What the real difference between IT Security Assessment based on ISO 27001 (or in general other international standard) and qualitative risk analysis?

In some way the approach is much similar - environment, question towards process owner, gap analysis and final result (where you are and where you should be)

  • Yes I agree, my feeling is very close your. Say that, just to go in depth and given that for me Business Impact Analysis (BIA) is a fundamental task to perform risk assessment process what your opinion about same task in Security Assessment process? In other words do you think BIA must be performed during Security Assessment process or not?
    – emc2
    Oct 6, 2012 at 17:43

3 Answers 3


In the scope of IT security, quantitative risk analysis is done by developing a rigorous mathematical model to represent the desired definition of the risk or some aspect of the risk. The security (of a network, for example) is assessed using the developed model.

An example of this approach is risk analysis of enterprise networks using quantitative analysis of attack graphs.


An IT security assessment is a type of risk assessment. Here's the usual process:

  1. Identify the scope of the assessment, and the information assets that are important to the target.
  2. Perform an analysis of the technical security of the target, e.g. via network attacks, physical penetration, etc.
  3. If in scope, perform an analysis of the security policies that the target currently has.
  4. If in scope, perform an analysis of the human security of the target, e.g. via social engineering.
  5. Compile the results of these analyses into a report, using an appropriate risk categorisation framework.

This is by no means exhaustive, and the order of the inner three tasks is arbitrary.

The difference between a generic risk assessment and an IT risk assessment is that the latter isn't something that can really be qualified - it's like asking about the difference between fruit and an apple.

If you're looking at ISO27000 standards specifically, these are just a way to enforce and standardise a particular code of practice and set of analysis tasks, in order to prove that an organisation has performed a security risk assessment to a particular level. They don't change the basic framework of a risk assessment, they just give you a set of minimums that you must perform.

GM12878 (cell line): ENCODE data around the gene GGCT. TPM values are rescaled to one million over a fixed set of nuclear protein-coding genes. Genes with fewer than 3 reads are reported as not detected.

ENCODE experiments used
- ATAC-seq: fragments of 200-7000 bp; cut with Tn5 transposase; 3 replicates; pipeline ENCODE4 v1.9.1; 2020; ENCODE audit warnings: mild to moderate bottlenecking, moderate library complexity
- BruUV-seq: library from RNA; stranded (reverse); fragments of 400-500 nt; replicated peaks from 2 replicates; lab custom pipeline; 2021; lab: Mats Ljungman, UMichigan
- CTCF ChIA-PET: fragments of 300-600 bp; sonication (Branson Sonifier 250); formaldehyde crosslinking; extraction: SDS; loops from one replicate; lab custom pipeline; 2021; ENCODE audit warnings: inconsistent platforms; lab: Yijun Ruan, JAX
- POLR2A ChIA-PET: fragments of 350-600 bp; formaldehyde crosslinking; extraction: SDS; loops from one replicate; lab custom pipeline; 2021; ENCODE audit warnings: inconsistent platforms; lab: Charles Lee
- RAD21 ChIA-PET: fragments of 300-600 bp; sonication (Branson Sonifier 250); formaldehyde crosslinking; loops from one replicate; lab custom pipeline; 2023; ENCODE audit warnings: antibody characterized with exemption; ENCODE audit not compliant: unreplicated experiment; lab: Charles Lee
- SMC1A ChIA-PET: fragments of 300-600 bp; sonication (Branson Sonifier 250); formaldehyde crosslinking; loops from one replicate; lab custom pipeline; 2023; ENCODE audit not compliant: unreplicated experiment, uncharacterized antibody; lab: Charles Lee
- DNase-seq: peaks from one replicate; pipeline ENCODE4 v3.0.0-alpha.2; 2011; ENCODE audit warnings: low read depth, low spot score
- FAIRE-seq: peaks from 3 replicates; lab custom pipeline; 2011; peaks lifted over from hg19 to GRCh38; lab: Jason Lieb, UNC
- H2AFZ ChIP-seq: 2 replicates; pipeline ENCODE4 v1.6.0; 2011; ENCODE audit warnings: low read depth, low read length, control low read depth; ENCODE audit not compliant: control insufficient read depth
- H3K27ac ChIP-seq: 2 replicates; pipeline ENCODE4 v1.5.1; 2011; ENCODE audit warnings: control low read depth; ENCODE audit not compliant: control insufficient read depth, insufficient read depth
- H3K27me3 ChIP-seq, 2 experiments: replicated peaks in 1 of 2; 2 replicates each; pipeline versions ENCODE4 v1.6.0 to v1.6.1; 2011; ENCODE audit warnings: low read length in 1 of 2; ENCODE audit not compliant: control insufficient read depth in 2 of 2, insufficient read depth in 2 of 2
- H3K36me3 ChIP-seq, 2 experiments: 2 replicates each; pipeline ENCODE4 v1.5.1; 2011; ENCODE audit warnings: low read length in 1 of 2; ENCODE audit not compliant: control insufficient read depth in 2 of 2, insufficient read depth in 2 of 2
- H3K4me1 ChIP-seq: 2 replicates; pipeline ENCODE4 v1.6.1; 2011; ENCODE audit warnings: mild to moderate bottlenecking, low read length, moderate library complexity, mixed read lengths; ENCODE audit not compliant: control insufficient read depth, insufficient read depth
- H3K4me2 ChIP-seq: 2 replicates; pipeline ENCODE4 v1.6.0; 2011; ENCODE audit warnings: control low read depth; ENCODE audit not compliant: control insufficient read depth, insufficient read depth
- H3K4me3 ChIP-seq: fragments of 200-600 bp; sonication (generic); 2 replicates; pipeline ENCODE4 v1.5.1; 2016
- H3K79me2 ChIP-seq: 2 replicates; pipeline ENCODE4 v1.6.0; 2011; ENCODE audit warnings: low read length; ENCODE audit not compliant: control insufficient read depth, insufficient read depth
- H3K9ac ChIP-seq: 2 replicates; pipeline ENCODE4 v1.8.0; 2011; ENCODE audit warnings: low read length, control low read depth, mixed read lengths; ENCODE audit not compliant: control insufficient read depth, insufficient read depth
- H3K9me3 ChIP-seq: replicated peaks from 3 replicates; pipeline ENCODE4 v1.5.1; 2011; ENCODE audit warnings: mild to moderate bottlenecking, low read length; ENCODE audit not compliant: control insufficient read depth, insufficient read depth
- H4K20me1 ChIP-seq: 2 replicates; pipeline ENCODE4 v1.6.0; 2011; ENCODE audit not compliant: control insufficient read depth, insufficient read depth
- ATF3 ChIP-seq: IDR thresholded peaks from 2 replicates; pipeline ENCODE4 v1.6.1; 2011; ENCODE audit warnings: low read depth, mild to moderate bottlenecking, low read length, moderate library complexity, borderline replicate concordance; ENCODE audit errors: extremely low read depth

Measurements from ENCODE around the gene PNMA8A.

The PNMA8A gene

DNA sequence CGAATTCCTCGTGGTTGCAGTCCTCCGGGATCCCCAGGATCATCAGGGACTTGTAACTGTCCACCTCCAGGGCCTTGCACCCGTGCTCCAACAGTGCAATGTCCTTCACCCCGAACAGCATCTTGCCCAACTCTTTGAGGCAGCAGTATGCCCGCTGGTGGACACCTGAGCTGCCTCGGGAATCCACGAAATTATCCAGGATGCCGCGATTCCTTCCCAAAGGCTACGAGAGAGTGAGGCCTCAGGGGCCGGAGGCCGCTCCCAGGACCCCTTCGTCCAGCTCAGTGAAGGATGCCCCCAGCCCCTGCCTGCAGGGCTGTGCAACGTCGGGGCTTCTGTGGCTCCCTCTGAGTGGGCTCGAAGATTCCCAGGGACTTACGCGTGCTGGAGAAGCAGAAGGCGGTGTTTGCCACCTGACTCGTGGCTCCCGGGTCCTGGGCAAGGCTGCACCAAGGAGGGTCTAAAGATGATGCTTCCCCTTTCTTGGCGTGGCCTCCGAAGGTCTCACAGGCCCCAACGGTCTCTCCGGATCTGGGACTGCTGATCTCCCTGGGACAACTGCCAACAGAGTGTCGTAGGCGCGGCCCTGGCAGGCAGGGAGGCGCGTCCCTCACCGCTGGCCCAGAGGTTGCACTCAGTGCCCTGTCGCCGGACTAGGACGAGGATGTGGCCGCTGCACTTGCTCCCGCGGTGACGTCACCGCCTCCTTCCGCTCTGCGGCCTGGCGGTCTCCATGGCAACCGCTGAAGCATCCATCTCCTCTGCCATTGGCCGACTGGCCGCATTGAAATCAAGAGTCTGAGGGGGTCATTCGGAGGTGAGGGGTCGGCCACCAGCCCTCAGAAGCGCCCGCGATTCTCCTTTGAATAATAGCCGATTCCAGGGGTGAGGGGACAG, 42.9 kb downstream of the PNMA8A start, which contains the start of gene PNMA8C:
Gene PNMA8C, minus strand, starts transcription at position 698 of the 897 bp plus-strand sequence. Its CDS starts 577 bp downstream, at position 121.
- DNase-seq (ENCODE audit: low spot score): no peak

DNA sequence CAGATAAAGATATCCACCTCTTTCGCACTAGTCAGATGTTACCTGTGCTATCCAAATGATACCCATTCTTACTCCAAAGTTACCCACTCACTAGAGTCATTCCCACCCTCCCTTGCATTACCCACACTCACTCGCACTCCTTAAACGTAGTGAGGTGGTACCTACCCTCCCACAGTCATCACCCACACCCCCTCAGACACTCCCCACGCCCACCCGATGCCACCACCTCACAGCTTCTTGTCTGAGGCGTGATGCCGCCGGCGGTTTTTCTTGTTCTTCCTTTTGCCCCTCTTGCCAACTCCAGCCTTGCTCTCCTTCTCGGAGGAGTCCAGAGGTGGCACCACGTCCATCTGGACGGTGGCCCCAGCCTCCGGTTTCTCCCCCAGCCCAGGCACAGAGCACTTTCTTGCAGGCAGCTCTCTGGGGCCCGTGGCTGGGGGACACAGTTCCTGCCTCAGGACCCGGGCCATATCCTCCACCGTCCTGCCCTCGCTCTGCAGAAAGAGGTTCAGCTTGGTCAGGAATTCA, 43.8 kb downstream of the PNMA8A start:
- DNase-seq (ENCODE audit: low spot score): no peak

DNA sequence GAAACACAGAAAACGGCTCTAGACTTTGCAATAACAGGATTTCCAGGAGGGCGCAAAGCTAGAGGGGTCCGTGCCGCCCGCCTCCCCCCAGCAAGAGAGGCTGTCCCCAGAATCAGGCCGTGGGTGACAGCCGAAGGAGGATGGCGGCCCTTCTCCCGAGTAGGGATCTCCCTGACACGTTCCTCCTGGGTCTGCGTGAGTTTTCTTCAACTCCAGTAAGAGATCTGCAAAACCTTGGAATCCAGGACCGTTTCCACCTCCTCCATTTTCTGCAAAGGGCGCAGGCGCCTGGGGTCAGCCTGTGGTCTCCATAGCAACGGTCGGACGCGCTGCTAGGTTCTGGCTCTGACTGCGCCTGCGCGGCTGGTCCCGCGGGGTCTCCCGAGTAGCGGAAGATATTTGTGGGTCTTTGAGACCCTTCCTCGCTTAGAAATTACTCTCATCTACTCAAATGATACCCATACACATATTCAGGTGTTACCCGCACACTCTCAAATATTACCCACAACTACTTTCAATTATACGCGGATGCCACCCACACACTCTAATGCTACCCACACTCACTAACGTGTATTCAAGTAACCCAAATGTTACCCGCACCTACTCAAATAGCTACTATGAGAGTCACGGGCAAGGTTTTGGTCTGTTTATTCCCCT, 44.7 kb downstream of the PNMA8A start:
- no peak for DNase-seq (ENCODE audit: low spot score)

• 1
    The last paragraph above concerning ISO27000 is very well said. There are certificates that a firm could obtain, testifying that it passes e.g. ISO27001. But that says 'nothing' about the eventual security risks stemming e.g. from the firm's employing certain proprietary (non-open-source) software of certain producers which are inherently not verifiable by outsiders concerning whether these are free from unintended errors (programmers' faults) or intended malicious manipulations (by capable outsiders and maybe also by disloyal inside workers). In short, IT security risks are omnipresent. Oct 6, 2012 at 17:24
  • Certs != security. You can attain certification by being secure, but attaining a certification doesn't mean you're secure. For example, there are a few certs out there that require that you check for all patches, do risk assessments on them, identify the security issues related to them, but it doesn't actually require that you patch the damn system.
    – Polynomial
    Oct 7, 2012 at 0:05
  • 1
    Your formula has IMHO the same significance for IT security as the one short formula well-known in modern physics. On the other hand, I am afraid that most "common" people (who of course never even glance at the ISO documents) are likely to be misled by the said certificates into the wrong belief that any firm possessing them are processing the informations in their possession securely (anyway up to the current standard!). Oct 7, 2012 at 8:35

First, you should know that the ISO27000 family of standards isn't specific about IT. Depending on the scope you define in the beginning, your risk analysis could also cover various activities of your company. Of course, as the focus is on managing the security of your information, there are a lot of recommended controls that are indeed about IT.

That said, the standard says you have to conduct a risk analysis on your assets, but says very little about how you should do it. The methodology is something you're free to define yourself. Most of the time, you won't want to reinvent the wheel and use some known methodology, but the choice is yours. Usually, it's a matter of identifying your assets and their worth to you, then the various threats to these assets and the vulnerabilities that these threats might exploit.

So you can't really compare the risk analysis done in the process of establishing your ISMS (as per ISO27001) with a particular type of risk analysis. If you want, it's a bit like if you ask what's the difference between building a wall and brick masonry.

On thing the standard does say however is that your risk analysis should be reproducible, so that it should give the same results if conducted, for example, by two different persons. In that sense, the more precise your methodology is, the better.

  • great point on the 'reproducible'. +1
    – Lex
    Apr 15, 2013 at 9:17

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